The TSA requires problem-solving skills, like numerical reasoning, and critical thinking skills. The ELAT evaluates close reading, critical analysis and writing skills in English. The MLAT assesses linguistic proficiency, cultural awareness and scholarly understanding of society, culture and history. These subject tests assess your comprehension and aptitude for studying History alongside your chosen second discipline at Oxford.

Strong performance across all sections of your test will demonstrate your potential as a History scholar at Oxford and undoubtedly strengthen your Oxford University application. Here at The Profs we have expert HAT, TSA, ELAT, and MLAT tutors who can help you smash your admission tests.

The average HAT score for all History candidates tends to be around 57. Shortlisted History candidates typically get upwards of 63, and those with offers have usually scored 68 and higher.

How hard is it to get into History at Oxford?

Applying for Oxford is no simple feat. Getting into History is particularly competitive and challenging. If you’re thinking about applying to Oxford, take a look at the table below to get a clear understanding of the competition.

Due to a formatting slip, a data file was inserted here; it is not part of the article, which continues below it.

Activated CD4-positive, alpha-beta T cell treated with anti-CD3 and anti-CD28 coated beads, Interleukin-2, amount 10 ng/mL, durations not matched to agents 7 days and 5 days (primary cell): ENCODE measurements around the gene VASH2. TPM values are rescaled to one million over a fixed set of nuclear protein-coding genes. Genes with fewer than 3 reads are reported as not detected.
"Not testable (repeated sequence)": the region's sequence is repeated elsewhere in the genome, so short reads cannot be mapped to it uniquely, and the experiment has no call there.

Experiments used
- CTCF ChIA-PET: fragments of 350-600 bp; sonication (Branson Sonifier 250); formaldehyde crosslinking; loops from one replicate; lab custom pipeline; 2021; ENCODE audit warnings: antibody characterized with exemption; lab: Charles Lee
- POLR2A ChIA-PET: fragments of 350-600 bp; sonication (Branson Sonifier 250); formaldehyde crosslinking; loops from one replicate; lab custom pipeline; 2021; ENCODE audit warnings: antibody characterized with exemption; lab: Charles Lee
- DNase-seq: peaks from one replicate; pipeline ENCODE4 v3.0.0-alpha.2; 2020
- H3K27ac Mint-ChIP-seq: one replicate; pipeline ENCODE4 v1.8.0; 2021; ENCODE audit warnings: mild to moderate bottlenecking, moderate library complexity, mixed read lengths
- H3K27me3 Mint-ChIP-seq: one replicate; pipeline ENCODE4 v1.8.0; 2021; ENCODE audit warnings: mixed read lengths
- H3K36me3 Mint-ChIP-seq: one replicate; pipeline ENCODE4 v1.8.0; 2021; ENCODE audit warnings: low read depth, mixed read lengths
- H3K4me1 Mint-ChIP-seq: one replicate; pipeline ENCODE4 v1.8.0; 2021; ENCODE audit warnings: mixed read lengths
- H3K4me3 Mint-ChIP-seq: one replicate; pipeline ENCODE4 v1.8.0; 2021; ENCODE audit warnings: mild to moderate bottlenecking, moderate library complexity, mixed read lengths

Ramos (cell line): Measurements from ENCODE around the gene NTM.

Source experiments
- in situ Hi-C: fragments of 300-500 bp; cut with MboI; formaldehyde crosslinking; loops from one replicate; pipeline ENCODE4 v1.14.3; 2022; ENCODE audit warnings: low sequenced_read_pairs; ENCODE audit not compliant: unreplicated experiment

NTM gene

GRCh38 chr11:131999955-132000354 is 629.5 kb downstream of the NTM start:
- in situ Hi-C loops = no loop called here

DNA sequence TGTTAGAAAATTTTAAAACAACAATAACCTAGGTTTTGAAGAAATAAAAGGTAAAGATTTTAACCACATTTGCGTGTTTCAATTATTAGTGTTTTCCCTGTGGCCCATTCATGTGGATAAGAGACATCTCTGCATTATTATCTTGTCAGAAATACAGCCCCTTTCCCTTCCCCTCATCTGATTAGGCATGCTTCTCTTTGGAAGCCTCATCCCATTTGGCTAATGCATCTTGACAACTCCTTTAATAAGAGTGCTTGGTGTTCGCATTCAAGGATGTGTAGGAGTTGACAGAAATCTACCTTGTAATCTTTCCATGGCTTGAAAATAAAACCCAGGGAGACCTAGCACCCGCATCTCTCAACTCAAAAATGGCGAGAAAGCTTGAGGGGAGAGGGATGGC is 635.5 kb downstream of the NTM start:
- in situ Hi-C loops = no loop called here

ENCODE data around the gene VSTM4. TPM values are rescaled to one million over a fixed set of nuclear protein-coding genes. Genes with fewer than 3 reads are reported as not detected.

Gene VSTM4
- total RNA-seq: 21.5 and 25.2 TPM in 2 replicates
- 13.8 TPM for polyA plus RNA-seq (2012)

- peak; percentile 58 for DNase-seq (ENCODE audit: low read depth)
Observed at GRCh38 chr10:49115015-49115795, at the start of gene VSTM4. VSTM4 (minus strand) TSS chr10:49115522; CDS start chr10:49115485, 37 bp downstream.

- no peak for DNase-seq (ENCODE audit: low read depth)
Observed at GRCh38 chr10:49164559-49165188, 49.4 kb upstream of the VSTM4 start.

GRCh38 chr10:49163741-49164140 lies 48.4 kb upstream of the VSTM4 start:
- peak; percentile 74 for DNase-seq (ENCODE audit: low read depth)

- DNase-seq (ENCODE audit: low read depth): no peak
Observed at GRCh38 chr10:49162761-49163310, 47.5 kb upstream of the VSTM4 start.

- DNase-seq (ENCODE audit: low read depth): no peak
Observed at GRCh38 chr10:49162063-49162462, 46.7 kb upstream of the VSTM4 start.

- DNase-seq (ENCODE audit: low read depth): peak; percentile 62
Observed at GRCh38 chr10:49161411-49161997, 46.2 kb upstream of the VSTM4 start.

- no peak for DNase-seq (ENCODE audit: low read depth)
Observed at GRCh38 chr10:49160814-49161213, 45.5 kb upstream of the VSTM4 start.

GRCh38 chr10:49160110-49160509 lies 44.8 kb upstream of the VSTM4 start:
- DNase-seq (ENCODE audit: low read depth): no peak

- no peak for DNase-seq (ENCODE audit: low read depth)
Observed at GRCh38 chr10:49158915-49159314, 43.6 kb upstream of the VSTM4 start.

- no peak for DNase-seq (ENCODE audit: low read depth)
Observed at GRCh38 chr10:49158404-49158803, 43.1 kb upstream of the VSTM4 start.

This table draws from the number of course applicants to generate a percentage of how many of these students were interviewed, and from that number, how many were admitted:

History Course TypeInterviewedAdmitted
History (Ancient and Modern)67%23%
History and Economics36%9%
History and English44%12%
History and Modern Language85%%25%%
History and Politics38%11%
History of Art41%14%
Classical Archaeology and Ancient History90%22%

The Profs’ Oxbridge admissions tutors can help you triple your chances of getting into Oxford to study History. Thanks to our network of experienced tutors, many of whom are Oxbridge graduates and ex-admissions officers themselves, we have the very latest and best knowledge on what Oxford is looking for in top History applicants. Get in touch with us today to chat with a member of our team about how we can help with your application to Oxford.

What are the fees for History at Oxford?

Tuition fees vary. The table below shows the annual course fees for Oxford’s History students:

UK StudentInternational Student

You can find out more information about what fees you will pay on Oxford’s fee status page. You can also use Oxford’s fees, funding and scholarship search to see the funding options available to you.

4 tips on how to get into History at Oxford

1. Prepare thoroughly for each stage of the admissions process

If you’re applying to Oxford University to study History, there are many stages of the admissions process to consider, and you should prepare for each one thoroughly.